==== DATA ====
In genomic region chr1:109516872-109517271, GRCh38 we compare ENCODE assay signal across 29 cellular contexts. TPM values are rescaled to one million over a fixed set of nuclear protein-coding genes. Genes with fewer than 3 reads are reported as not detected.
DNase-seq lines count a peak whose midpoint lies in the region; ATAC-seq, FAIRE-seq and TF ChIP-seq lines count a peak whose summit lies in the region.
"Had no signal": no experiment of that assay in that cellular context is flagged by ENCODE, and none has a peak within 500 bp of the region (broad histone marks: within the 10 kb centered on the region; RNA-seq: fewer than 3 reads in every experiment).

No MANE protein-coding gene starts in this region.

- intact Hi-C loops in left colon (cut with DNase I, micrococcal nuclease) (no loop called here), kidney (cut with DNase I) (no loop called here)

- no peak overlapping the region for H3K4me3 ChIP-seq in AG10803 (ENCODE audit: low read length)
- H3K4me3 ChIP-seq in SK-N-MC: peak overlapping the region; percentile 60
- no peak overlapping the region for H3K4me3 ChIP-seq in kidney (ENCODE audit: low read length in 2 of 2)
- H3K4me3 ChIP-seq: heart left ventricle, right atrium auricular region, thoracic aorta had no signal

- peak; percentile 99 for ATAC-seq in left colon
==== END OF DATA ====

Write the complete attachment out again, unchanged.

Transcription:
In genomic region chr1:109516872-109517271, GRCh38 we compare ENCODE assay signal across 29 cellular contexts. TPM values are rescaled to one million over a fixed set of nuclear protein-coding genes. Genes with fewer than 3 reads are reported as not detected.
DNase-seq lines count a peak whose midpoint lies in the region; ATAC-seq, FAIRE-seq and TF ChIP-seq lines count a peak whose summit lies in the region.
"Had no signal": no experiment of that assay in that cellular context is flagged by ENCODE, and none has a peak within 500 bp of the region (broad histone marks: within the 10 kb centered on the region; RNA-seq: fewer than 3 reads in every experiment).

No MANE protein-coding gene starts in this region.

- intact Hi-C loops in left colon (cut with DNase I, micrococcal nuclease) (no loop called here), kidney (cut with DNase I) (no loop called here)

- no peak overlapping the region for H3K4me3 ChIP-seq in AG10803 (ENCODE audit: low read length)
- H3K4me3 ChIP-seq in SK-N-MC: peak overlapping the region; percentile 60
- no peak overlapping the region for H3K4me3 ChIP-seq in kidney (ENCODE audit: low read length in 2 of 2)
- H3K4me3 ChIP-seq: heart left ventricle, right atrium auricular region, thoracic aorta had no signal

- peak; percentile 99 for ATAC-seq in left colon